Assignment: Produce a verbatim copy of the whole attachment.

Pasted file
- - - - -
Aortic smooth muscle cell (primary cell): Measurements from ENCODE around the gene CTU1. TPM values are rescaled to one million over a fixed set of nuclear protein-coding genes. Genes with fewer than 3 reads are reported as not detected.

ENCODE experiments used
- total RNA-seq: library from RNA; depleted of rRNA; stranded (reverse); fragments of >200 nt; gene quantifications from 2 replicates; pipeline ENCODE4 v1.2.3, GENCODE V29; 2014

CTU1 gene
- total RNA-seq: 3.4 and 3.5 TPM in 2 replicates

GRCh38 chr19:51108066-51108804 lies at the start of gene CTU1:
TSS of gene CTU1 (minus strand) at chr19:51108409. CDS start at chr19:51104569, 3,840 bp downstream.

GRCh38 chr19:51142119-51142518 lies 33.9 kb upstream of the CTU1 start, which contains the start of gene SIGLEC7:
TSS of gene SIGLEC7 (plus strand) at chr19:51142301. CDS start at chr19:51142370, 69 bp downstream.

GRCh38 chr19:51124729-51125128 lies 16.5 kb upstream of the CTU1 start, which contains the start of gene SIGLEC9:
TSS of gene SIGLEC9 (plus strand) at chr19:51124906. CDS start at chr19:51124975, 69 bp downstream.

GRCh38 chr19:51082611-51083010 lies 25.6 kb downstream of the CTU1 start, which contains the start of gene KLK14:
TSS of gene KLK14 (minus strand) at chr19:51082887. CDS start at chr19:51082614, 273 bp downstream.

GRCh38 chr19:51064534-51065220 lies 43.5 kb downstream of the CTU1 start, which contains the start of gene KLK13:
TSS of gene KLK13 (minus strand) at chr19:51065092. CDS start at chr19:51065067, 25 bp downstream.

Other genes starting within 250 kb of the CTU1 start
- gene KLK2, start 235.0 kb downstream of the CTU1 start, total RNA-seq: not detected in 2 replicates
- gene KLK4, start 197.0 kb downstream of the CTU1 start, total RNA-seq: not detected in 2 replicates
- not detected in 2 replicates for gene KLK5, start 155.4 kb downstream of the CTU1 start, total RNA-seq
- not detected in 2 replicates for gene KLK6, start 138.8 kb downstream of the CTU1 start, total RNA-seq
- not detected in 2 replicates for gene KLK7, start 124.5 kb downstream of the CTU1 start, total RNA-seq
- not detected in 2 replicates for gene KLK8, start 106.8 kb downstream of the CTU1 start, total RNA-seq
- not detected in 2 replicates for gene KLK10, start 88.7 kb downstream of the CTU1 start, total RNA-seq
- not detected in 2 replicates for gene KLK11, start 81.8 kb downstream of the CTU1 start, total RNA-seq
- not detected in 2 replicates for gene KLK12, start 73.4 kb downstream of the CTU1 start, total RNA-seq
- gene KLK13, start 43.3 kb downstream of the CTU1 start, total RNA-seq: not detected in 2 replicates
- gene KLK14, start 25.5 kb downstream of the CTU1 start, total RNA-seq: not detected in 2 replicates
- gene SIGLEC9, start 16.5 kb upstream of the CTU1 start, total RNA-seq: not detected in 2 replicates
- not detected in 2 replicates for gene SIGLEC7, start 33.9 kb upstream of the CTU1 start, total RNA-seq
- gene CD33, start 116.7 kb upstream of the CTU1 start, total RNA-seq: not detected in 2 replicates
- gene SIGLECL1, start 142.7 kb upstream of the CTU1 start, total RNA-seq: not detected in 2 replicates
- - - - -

Aortic smooth muscle cell (primary cell): Measurements from ENCODE around the gene CTU1. TPM values are rescaled to one million over a fixed set of nuclear protein-coding genes. Genes with fewer than 3 reads are reported as not detected.

ENCODE experiments used
- total RNA-seq: library from RNA; depleted of rRNA; stranded (reverse); fragments of >200 nt; gene quantifications from 2 replicates; pipeline ENCODE4 v1.2.3, GENCODE V29; 2014

CTU1 gene
- total RNA-seq: 3.4 and 3.5 TPM in 2 replicates

GRCh38 chr19:51108066-51108804 lies at the start of gene CTU1:
TSS of gene CTU1 (minus strand) at chr19:51108409. CDS start at chr19:51104569, 3,840 bp downstream.

GRCh38 chr19:51142119-51142518 lies 33.9 kb upstream of the CTU1 start, which contains the start of gene SIGLEC7:
TSS of gene SIGLEC7 (plus strand) at chr19:51142301. CDS start at chr19:51142370, 69 bp downstream.

GRCh38 chr19:51124729-51125128 lies 16.5 kb upstream of the CTU1 start, which contains the start of gene SIGLEC9:
TSS of gene SIGLEC9 (plus strand) at chr19:51124906. CDS start at chr19:51124975, 69 bp downstream.

GRCh38 chr19:51082611-51083010 lies 25.6 kb downstream of the CTU1 start, which contains the start of gene KLK14:
TSS of gene KLK14 (minus strand) at chr19:51082887. CDS start at chr19:51082614, 273 bp downstream.

GRCh38 chr19:51064534-51065220 lies 43.5 kb downstream of the CTU1 start, which contains the start of gene KLK13:
TSS of gene KLK13 (minus strand) at chr19:51065092. CDS start at chr19:51065067, 25 bp downstream.

Other genes starting within 250 kb of the CTU1 start
- gene KLK2, start 235.0 kb downstream of the CTU1 start, total RNA-seq: not detected in 2 replicates
- gene KLK4, start 197.0 kb downstream of the CTU1 start, total RNA-seq: not detected in 2 replicates
- not detected in 2 replicates for gene KLK5, start 155.4 kb downstream of the CTU1 start, total RNA-seq
- not detected in 2 replicates for gene KLK6, start 138.8 kb downstream of the CTU1 start, total RNA-seq
- not detected in 2 replicates for gene KLK7, start 124.5 kb downstream of the CTU1 start, total RNA-seq
- not detected in 2 replicates for gene KLK8, start 106.8 kb downstream of the CTU1 start, total RNA-seq
- not detected in 2 replicates for gene KLK10, start 88.7 kb downstream of the CTU1 start, total RNA-seq
- not detected in 2 replicates for gene KLK11, start 81.8 kb downstream of the CTU1 start, total RNA-seq
- not detected in 2 replicates for gene KLK12, start 73.4 kb downstream of the CTU1 start, total RNA-seq
- gene KLK13, start 43.3 kb downstream of the CTU1 start, total RNA-seq: not detected in 2 replicates
- gene KLK14, start 25.5 kb downstream of the CTU1 start, total RNA-seq: not detected in 2 replicates
- gene SIGLEC9, start 16.5 kb upstream of the CTU1 start, total RNA-seq: not detected in 2 replicates
- not detected in 2 replicates for gene SIGLEC7, start 33.9 kb upstream of the CTU1 start, total RNA-seq
- gene CD33, start 116.7 kb upstream of the CTU1 start, total RNA-seq: not detected in 2 replicates
- gene SIGLECL1, start 142.7 kb upstream of the CTU1 start, total RNA-seq: not detected in 2 replicates